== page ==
Tips for Kenyan Students Coming to Study in Japan, Part 2

Part 1 is here. 

On social life, dating and relationships

It will be lonely at first. You may want to talk to your friends and family, but the time difference might make it hard to be in contact all the time. It might take time to make friends, and even then, your friends might be busy with their studies and/or part-time jobs.

Alcohol is expensive in bars and clubs, but very cheap in supermarkets and convenience stores. But don’t stock up on alcohol to drink at home alone. It can become a habit. Do not drink too much.

Dating will be hard if you are a woman. It’s easier if you are a man. Japanese women are more confident and won’t mind being out with a foreigner. “They” say Japanese women are very “meek” as girlfriends but when you get married, the script is flipped and she is in charge. It is common and expected in Japanese households for the women to control the finances and make all the life decisions regarding basically everything. You are expected to hand over your salary and she’ll budget it and give you pocket money.

You’ll find yourself downloading Tinder and trying out online dating, something you’ve never had to do because of the deep social ties you have in your country; or the ease with which you can approach a stranger and ask for their number. Don’t be embarrassed about it, we conduct our lives online now so dating is just one aspect of that life that has moved online now. Unfortunately, online dating is full of creeps, but so is the real world.

On Getting a Mobile Phone Contract

Immediately you land at Narita or Haneda or Kansai, your first thought will be how to get an internet connection. Change enough money into yen to rent a two-week portable wifi device. It can get you going until you’re settled.

It took me a week of negotiation to get a Japanese mobile contract. It’s not like in Kenya where you can just get a pre-paid SIM card in under 5 minutes. Here, most providers want to sell you a phone and SIM contract. They won’t even let you buy a SIM card only since you’ll already be arriving with your phone. If you want to upgrade your device, this is a chance to get a 2-year contract. Otherwise, try getting a contract-free SIM card from the mobile virtual network providers.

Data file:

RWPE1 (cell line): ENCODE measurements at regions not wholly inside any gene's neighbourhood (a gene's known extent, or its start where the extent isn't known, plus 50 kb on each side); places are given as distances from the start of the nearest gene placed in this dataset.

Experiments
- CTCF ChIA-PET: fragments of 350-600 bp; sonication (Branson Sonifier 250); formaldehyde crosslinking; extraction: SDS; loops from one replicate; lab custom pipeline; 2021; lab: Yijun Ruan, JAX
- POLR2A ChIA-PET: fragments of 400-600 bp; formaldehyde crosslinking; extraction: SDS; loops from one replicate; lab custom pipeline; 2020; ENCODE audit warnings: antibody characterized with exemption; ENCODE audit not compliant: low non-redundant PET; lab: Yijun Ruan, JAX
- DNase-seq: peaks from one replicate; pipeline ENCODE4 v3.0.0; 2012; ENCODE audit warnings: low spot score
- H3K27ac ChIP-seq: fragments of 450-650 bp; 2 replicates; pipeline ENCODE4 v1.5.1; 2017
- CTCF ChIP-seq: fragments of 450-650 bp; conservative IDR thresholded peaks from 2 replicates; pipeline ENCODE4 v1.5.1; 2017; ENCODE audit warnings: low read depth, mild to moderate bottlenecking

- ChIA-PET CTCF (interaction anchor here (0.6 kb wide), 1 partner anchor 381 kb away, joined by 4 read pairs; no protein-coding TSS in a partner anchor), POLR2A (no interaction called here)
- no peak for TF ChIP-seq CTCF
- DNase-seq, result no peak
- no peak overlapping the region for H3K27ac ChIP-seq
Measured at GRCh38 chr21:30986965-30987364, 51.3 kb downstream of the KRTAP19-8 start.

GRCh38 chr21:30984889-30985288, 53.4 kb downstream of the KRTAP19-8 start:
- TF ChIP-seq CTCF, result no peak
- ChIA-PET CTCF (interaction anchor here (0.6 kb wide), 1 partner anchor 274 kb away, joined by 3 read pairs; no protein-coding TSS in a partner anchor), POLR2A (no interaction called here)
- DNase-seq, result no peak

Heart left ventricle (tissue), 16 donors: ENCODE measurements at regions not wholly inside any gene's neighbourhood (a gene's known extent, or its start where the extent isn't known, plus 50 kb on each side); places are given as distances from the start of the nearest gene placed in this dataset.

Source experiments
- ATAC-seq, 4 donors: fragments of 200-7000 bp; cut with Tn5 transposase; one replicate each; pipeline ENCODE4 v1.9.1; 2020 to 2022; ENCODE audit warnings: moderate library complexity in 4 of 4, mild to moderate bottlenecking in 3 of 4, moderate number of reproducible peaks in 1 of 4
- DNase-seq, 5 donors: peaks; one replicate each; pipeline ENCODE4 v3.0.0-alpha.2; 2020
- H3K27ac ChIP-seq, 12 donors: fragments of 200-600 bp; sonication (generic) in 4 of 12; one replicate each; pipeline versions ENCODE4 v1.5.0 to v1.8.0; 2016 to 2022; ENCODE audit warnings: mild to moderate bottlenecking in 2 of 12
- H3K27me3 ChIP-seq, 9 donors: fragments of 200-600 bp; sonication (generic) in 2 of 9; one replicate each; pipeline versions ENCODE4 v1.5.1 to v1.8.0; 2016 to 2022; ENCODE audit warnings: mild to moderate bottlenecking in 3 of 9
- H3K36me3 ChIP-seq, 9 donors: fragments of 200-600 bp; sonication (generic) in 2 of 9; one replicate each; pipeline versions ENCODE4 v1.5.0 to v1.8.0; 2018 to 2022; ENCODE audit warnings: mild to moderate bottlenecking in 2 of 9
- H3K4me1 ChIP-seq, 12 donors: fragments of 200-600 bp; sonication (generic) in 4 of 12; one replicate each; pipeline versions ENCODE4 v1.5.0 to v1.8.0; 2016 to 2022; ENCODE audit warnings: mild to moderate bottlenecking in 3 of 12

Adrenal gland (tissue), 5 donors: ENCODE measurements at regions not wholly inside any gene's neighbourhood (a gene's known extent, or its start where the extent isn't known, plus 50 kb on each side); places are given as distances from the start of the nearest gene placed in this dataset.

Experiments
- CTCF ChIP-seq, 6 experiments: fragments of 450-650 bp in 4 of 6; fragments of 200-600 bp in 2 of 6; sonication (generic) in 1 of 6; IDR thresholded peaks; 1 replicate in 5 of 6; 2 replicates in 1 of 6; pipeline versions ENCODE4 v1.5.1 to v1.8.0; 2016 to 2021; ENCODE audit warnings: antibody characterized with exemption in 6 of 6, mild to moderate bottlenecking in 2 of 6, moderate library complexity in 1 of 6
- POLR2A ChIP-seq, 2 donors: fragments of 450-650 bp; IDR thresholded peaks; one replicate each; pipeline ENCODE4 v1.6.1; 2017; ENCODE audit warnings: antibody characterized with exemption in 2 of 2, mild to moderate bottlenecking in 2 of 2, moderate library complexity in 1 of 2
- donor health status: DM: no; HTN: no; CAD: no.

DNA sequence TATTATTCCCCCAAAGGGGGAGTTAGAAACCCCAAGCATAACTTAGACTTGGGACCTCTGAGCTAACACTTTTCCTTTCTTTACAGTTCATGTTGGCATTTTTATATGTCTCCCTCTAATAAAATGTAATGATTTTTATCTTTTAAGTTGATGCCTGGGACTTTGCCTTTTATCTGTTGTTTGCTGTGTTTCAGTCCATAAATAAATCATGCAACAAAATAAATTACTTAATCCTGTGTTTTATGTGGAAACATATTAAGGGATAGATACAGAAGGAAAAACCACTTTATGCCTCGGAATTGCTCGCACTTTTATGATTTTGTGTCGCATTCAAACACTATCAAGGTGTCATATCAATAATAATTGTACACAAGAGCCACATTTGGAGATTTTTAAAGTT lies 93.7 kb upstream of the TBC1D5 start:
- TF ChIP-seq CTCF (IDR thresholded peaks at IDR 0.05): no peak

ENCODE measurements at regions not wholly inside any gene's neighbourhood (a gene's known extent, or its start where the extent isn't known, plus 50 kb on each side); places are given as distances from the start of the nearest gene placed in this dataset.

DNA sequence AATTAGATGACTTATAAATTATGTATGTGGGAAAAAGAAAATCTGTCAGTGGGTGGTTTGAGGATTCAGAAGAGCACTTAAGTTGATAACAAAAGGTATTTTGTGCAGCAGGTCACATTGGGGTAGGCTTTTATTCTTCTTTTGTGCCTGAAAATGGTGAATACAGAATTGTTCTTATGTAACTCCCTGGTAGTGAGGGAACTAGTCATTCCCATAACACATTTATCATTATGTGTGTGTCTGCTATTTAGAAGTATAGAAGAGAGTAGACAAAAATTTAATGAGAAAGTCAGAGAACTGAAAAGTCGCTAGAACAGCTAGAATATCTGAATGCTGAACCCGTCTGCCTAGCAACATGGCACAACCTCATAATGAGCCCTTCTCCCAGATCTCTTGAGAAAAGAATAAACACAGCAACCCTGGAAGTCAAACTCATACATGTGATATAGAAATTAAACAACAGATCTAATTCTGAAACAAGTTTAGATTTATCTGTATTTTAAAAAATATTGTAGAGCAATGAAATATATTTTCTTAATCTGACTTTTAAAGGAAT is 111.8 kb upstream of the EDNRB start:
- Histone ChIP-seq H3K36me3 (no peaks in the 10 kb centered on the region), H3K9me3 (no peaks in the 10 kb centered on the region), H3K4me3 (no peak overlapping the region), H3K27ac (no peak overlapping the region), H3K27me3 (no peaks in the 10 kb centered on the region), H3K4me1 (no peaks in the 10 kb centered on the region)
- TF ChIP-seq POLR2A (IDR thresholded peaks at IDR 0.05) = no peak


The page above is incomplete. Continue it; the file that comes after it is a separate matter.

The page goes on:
On Money

Japan loves its cash. People carry huge wallets walking around with over ¥100,000 (approx $1,000) in cash. Luckily, it’s a safe country. There are a lot of cash-based transactions and useless bank cards that only act as CASH cards, not debit cards.

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Cash still rules in Japan.

You’ll burn through the Yens very quickly. The cost of living here is very high. Getting on the high-speed train from Tokyo to Osaka will easily cost you ¥12,000, one way. In Kenya, that’s the equivalent of the journey from Nairobi to Mombasa, which costs ¥3,000. So if you want to travel during the university holidays, just know it will be costly to take the express or high-speed trains. Buses are a way cheaper option especially if you book in advance.

It will be cheaper living in rural  or near-rural prefectures than in Tokyo or Osaka. If you have to choose between a university in Tokyo/Osaka or rural Japan, consider cost of living vs having a social life. There is a better social life in the big cities, but you will end up spending more on these social activities. The food costs are about the same. Rent is what is significantly cheaper in rural Japan.

If you want to send money to your family, use WorldRemit, it’s the cheapest. Transferwise is cost-effective too. Avoid Western Union, it is convenient but quite expensive. I’m just giving you tips here for you to do begin your research, so don’t ask me to take you through it step by step.